“When we value being cool and in control over granting ourselves the freedom to unleash the passionate, goofy, heartfelt, and soulful expressions of who we are, we betray ourselves. When we consistently betray ourselves, we can expect to do the same to the people we love.”
My first day of highschool I wore a green and white-striped shirt with a BIG watermelon across my chest. It was from my newly-found favorite store, Urban Outfitters (heard of it?), and I was obsessed. I thought it was the perfect representation of who I was; a non-conforming public school girl who had decided to go to a small private high school 30-minutes away to pursue my dreams of becoming the first female hockey player in the NHL. I thought people would appreciate my unique sense of style and think that I was different and “cool.” Instead, I was subsequently labeled “watermelon girl” for the first few months of my highschool career.
As is the case for many teens, high school was my first experience feeling the difference between fitting in and belonging. Psychologists like Heinz Kohut have been studying the feeling of belonging for decades. Feeling a sense of belonging, or a sense of connection with others, is actually one of the most important core needs of the self. Feeling like you belong with others has a huge impact on your overall health and wellbeing.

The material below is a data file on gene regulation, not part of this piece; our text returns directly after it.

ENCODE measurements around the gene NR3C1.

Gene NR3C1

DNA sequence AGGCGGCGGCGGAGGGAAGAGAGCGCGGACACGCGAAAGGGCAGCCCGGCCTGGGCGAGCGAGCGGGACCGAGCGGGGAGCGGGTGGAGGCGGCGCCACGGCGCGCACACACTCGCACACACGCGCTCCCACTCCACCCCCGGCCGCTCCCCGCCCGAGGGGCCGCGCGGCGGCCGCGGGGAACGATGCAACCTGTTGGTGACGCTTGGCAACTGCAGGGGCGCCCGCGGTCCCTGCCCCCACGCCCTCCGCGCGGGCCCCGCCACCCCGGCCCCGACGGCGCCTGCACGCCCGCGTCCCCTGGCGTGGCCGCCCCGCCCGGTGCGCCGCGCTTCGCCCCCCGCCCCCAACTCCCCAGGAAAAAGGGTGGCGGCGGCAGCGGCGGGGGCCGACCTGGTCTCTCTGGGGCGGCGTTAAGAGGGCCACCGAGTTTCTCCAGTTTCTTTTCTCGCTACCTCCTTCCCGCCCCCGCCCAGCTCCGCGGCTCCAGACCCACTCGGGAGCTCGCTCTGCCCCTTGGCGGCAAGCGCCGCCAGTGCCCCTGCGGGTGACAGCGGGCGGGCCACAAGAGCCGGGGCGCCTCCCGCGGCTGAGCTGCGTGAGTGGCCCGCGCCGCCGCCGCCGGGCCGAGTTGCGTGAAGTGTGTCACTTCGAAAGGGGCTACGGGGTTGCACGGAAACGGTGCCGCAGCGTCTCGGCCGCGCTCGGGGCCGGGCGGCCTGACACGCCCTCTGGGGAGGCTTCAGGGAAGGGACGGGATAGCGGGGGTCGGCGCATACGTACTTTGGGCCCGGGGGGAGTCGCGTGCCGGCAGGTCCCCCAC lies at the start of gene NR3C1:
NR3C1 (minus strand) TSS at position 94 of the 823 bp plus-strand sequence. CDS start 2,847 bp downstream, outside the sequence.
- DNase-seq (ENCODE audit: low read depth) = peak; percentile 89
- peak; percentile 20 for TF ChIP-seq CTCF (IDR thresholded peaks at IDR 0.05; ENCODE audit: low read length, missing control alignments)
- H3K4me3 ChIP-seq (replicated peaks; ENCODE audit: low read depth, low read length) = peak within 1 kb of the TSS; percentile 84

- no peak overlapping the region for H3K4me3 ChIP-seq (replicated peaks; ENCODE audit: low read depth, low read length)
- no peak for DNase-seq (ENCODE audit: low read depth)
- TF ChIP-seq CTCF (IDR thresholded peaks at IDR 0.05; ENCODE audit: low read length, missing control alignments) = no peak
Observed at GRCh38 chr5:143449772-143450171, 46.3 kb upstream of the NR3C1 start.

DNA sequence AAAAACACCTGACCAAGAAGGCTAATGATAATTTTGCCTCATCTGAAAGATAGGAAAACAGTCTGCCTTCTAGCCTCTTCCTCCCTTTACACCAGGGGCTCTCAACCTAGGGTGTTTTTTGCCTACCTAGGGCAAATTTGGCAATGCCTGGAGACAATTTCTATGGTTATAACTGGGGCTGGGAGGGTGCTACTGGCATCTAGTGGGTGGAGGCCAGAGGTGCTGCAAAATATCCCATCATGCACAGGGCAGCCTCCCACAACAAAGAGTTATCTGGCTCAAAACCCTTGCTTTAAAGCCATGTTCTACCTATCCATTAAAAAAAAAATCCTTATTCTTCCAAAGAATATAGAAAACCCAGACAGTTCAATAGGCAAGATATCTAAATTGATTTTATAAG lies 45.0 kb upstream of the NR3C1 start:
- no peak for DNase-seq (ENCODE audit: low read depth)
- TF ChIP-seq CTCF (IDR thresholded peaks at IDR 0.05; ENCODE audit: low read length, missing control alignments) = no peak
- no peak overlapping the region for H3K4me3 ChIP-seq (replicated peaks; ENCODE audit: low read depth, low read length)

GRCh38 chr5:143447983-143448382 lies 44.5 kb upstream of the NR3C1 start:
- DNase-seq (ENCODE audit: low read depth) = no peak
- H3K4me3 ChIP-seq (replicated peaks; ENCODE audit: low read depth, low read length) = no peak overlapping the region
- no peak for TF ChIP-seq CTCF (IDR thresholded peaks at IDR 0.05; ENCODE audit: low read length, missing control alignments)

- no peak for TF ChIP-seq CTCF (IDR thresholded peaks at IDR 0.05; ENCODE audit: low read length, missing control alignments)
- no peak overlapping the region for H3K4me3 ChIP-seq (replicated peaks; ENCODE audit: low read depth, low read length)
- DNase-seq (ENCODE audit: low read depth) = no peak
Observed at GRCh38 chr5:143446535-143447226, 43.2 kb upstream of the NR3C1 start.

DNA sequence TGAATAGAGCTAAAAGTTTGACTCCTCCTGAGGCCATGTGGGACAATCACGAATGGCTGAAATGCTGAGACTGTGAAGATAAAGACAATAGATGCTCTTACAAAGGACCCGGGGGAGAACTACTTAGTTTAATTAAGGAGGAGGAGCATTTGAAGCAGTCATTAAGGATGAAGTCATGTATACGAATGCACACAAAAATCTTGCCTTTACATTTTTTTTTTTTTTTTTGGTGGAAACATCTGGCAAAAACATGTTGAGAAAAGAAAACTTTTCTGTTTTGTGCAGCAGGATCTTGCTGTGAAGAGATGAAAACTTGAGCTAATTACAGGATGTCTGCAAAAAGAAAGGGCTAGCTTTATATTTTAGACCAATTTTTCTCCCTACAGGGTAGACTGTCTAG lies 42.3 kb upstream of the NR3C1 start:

Research has shown that feelings of loneliness and isolation can cause serious health issues such as anxiety, depression, and chronic physical pain. On the contrary, feeling a strong sense of belonging amongst the people you spend the most time with can help eliminate feelings of depression, anxiety, and stress, ultimately eliminating the potential for chronic disease in the long-run. In later posts I will go deeper into the research on interpersonal neurobiology and the role healthy relationships play on our health and wellbeing. But for now, let’s take it back to high school.
Desperately trying to fit in after the whole “watermelon girl” incident, I begged my mom to buy me a collared shirt and North Face jacket. My “unique sense of style” felt suddenly isolating and idiotic. I grew anxious coming into school, hoping that my efforts to fit in would eventually make me feel the sense of belonging that I was seeking. What was really happening, as the above Brene Brown’s quote emphasizes, was self-betrayal.
Seeking a sense of belonging by trying to fit in through material things like clothes is something we all do. When we trade in our own values for the sake of fitting in (or in this case, a watermelon shirt for a collared one), we can feel that subtle hint of self-betrayal. On the other hand, when we feel a sense of belonging, we feel comfortable expressing our truest forms of self. We are able to be goofy, to be passionate, and to feel heard and seen without the need to change our external appearance.